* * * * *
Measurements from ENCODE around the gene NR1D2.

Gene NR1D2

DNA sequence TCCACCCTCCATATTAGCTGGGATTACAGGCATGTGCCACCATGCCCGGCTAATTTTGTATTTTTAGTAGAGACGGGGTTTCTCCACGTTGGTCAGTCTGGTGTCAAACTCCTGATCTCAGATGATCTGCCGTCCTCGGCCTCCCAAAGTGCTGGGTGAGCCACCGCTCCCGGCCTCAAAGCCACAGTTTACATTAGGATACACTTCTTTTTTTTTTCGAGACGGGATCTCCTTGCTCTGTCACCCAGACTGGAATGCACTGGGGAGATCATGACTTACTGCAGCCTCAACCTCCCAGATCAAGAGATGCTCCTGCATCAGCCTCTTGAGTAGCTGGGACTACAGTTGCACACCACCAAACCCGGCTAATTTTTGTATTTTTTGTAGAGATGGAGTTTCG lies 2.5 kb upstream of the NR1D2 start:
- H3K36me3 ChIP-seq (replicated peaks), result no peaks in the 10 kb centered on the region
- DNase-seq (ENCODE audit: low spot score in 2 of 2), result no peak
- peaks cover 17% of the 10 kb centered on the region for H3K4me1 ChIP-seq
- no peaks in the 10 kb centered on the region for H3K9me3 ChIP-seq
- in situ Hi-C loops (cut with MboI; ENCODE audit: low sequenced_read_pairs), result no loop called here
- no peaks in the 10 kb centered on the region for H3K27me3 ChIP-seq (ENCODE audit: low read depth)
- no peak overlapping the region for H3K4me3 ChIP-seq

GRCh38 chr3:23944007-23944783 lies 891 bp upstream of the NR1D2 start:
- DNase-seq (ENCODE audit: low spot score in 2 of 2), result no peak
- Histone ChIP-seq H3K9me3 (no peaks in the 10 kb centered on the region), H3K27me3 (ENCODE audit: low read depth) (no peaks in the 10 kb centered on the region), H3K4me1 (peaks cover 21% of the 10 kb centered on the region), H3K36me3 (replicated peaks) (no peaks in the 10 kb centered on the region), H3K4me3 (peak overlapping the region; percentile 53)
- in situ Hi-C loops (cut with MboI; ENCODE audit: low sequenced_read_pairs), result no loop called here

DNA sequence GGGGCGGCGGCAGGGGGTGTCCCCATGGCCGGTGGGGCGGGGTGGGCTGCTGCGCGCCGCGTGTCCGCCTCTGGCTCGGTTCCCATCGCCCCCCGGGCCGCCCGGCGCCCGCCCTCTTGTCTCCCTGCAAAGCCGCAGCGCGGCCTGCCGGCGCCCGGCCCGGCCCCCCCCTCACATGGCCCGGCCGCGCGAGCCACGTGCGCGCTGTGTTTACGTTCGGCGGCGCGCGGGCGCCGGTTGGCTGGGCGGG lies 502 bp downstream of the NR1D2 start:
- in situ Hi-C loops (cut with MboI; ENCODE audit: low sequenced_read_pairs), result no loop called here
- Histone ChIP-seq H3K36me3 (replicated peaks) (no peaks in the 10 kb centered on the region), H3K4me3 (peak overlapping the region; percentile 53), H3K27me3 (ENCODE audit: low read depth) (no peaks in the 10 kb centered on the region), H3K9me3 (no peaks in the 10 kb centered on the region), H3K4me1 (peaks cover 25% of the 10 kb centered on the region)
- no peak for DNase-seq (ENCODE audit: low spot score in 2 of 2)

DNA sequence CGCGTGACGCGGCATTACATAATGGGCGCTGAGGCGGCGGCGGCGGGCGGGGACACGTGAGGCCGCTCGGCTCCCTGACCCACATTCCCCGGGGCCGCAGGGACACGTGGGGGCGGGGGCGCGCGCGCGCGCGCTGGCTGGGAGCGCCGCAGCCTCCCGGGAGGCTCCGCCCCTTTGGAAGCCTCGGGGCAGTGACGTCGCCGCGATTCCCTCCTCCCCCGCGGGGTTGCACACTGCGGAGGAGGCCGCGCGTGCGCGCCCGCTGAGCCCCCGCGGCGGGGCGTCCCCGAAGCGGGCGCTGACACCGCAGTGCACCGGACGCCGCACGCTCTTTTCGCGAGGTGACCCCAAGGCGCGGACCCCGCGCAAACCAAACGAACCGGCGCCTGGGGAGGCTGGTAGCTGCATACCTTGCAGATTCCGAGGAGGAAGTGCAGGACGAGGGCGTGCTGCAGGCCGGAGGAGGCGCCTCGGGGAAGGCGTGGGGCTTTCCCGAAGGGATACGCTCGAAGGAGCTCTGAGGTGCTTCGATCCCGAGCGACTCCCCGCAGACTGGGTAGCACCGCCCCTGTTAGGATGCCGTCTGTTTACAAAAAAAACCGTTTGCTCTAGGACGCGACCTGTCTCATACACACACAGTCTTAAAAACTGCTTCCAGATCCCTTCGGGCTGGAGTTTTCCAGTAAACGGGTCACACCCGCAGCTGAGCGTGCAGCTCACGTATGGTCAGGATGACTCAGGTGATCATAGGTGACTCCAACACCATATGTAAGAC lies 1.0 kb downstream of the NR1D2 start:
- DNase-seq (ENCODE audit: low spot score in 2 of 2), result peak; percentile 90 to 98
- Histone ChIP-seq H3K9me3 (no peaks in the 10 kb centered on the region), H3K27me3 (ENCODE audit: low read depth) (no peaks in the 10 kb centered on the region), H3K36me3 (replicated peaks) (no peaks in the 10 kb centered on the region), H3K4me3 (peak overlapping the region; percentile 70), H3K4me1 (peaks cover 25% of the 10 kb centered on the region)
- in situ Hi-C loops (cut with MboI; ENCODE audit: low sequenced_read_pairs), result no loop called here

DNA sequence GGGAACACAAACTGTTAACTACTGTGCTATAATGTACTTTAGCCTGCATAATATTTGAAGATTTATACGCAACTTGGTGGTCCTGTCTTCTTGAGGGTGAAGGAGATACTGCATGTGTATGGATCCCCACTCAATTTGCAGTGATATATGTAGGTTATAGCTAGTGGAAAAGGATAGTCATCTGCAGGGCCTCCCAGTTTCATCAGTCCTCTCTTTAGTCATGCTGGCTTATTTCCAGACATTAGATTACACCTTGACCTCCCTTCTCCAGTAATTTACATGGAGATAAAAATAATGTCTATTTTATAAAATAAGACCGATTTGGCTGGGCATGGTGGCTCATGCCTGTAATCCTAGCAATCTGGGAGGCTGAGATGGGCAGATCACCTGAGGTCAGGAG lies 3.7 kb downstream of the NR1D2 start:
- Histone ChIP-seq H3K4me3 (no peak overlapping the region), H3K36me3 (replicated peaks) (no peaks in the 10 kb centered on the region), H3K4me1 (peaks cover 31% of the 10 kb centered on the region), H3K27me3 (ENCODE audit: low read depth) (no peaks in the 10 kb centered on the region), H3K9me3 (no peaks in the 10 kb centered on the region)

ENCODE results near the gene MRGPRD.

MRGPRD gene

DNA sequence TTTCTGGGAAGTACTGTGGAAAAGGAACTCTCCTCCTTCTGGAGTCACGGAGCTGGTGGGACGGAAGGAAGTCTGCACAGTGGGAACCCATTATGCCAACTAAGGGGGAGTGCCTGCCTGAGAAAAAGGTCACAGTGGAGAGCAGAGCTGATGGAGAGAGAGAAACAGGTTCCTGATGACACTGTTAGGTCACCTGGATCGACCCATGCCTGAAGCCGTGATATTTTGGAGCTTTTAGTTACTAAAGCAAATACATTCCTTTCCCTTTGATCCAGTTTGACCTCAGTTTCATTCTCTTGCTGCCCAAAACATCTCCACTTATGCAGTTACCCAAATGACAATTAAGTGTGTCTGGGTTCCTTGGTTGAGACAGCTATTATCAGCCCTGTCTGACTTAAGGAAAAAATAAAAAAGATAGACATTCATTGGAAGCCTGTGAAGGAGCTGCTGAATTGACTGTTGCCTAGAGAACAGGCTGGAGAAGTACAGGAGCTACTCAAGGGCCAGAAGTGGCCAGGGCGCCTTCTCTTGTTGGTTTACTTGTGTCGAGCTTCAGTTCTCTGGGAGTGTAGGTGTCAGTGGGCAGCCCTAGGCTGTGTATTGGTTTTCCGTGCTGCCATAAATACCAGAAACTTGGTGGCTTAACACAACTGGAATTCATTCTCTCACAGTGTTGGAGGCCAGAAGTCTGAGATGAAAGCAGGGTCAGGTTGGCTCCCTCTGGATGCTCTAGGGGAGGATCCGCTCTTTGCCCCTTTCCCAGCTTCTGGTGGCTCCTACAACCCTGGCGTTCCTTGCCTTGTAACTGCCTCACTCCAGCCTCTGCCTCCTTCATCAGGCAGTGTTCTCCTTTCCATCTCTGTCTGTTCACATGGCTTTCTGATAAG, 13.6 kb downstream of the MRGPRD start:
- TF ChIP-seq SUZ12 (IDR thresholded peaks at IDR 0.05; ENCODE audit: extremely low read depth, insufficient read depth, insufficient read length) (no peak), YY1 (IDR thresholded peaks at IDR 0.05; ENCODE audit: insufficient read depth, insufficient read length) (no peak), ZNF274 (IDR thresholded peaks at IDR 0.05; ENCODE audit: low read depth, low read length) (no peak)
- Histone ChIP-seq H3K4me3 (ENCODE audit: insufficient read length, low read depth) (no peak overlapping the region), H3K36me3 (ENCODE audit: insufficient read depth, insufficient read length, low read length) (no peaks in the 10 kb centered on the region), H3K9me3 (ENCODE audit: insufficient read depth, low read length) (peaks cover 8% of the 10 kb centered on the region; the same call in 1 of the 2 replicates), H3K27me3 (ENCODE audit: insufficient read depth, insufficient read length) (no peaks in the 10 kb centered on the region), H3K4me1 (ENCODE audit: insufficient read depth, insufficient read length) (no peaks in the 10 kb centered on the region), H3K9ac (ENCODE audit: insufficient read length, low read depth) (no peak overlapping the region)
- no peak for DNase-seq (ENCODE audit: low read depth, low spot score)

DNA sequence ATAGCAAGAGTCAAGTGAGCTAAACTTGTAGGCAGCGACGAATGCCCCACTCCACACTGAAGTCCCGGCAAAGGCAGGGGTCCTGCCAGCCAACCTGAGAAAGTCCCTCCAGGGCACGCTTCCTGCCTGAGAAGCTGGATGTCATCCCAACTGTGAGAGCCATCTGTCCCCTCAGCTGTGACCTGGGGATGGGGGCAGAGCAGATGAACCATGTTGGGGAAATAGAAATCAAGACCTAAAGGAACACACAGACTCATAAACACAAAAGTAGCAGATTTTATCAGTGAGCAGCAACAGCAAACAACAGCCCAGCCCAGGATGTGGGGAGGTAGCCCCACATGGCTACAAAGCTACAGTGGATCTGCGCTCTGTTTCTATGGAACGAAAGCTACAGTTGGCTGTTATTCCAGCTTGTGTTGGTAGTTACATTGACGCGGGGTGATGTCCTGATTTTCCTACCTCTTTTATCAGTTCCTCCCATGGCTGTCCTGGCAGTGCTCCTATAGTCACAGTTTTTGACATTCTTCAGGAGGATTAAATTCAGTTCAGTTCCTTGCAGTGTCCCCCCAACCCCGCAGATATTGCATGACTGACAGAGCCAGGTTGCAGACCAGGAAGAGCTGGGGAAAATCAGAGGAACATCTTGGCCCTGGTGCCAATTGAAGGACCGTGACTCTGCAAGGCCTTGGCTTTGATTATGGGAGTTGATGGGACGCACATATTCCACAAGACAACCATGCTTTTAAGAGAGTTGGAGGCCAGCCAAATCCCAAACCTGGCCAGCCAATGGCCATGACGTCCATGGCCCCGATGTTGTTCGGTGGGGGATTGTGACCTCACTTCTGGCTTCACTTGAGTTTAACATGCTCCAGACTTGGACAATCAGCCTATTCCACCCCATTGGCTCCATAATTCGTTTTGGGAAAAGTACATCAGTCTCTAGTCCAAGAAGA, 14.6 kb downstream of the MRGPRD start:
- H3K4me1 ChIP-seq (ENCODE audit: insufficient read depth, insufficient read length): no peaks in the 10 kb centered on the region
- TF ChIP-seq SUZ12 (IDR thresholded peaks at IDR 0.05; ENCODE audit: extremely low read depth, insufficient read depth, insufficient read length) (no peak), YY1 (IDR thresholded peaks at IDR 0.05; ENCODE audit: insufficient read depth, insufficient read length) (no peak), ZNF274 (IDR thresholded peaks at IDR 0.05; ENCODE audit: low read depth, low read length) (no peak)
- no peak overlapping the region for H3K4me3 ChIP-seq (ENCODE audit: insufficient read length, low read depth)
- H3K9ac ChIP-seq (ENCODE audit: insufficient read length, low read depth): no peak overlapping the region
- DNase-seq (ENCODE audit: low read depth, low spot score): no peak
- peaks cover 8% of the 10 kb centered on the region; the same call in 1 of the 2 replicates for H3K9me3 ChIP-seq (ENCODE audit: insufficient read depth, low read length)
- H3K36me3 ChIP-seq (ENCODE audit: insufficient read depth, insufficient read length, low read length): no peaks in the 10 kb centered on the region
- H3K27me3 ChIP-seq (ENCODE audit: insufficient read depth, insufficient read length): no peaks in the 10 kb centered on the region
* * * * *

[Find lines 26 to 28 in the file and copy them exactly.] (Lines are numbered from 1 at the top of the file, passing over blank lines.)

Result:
MRGPRD gene

DNA sequence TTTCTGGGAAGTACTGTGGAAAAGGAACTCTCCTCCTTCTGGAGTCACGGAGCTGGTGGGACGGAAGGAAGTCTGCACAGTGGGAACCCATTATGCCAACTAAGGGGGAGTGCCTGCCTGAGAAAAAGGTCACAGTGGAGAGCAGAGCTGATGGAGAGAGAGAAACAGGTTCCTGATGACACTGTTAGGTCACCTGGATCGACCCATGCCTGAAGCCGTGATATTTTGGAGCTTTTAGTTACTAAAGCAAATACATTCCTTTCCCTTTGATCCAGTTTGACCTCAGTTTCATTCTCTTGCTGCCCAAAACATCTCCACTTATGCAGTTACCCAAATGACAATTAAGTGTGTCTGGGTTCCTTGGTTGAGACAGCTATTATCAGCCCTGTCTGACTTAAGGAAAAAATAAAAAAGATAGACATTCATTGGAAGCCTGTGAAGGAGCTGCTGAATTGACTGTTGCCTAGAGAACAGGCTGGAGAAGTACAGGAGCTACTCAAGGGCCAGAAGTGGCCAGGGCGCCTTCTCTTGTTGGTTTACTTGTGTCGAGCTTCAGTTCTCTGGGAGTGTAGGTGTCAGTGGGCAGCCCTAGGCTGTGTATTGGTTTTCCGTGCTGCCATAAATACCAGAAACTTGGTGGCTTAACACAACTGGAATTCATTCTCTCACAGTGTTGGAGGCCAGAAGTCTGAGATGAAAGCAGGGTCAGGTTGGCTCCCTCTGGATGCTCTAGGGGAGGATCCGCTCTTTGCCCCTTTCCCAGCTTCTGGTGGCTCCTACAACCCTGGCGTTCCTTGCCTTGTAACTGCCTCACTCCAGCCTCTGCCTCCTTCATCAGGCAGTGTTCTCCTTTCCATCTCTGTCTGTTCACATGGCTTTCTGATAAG, 13.6 kb downstream of the MRGPRD start:
- TF ChIP-seq SUZ12 (IDR thresholded peaks at IDR 0.05; ENCODE audit: extremely low read depth, insufficient read depth, insufficient read length) (no peak), YY1 (IDR thresholded peaks at IDR 0.05; ENCODE audit: insufficient read depth, insufficient read length) (no peak), ZNF274 (IDR thresholded peaks at IDR 0.05; ENCODE audit: low read depth, low read length) (no peak)